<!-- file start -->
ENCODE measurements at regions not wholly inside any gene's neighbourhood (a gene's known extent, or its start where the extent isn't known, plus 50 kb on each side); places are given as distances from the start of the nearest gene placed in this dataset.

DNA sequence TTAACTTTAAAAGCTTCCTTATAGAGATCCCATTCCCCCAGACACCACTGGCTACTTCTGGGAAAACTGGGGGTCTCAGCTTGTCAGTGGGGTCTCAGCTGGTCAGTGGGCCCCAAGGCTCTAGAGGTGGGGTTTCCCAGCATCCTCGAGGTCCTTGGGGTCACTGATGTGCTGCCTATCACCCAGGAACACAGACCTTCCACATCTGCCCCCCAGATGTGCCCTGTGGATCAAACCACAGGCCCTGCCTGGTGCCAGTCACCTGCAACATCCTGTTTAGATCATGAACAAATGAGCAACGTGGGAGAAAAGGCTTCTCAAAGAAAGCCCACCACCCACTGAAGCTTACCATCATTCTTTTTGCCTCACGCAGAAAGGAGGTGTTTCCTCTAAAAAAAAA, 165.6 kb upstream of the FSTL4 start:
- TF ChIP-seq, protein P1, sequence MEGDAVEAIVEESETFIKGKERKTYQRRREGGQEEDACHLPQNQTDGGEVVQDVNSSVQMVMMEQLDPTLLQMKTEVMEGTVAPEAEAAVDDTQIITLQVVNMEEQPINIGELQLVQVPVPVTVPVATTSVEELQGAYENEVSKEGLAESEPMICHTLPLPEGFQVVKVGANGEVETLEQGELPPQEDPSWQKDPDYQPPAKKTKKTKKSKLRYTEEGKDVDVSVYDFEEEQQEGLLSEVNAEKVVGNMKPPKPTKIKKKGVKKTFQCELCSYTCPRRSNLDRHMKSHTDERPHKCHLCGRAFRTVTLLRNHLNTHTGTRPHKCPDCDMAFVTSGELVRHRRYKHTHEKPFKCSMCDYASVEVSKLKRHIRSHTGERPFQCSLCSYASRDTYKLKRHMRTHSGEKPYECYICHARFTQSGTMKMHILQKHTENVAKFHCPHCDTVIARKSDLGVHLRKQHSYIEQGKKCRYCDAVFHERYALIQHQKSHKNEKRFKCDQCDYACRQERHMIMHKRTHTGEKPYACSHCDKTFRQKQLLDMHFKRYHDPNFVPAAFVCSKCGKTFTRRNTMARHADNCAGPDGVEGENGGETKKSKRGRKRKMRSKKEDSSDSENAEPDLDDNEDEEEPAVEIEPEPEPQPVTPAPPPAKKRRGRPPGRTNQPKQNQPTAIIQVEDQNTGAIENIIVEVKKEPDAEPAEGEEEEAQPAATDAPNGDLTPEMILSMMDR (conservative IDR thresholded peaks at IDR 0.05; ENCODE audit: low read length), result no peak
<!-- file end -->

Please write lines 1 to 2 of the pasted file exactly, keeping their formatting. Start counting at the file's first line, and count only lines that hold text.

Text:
ENCODE measurements at regions not wholly inside any gene's neighbourhood (a gene's known extent, or its start where the extent isn't known, plus 50 kb on each side); places are given as distances from the start of the nearest gene placed in this dataset.

DNA sequence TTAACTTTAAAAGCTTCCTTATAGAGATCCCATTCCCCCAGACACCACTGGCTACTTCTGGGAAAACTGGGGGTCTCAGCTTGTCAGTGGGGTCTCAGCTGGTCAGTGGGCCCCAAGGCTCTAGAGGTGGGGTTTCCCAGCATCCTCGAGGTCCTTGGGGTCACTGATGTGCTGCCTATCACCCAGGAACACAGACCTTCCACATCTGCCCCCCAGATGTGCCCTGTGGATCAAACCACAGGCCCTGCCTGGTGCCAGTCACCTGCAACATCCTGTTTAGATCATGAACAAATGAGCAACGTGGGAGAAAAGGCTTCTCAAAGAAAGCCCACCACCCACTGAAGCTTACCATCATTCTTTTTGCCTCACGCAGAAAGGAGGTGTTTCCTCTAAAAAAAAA, 165.6 kb upstream of the FSTL4 start: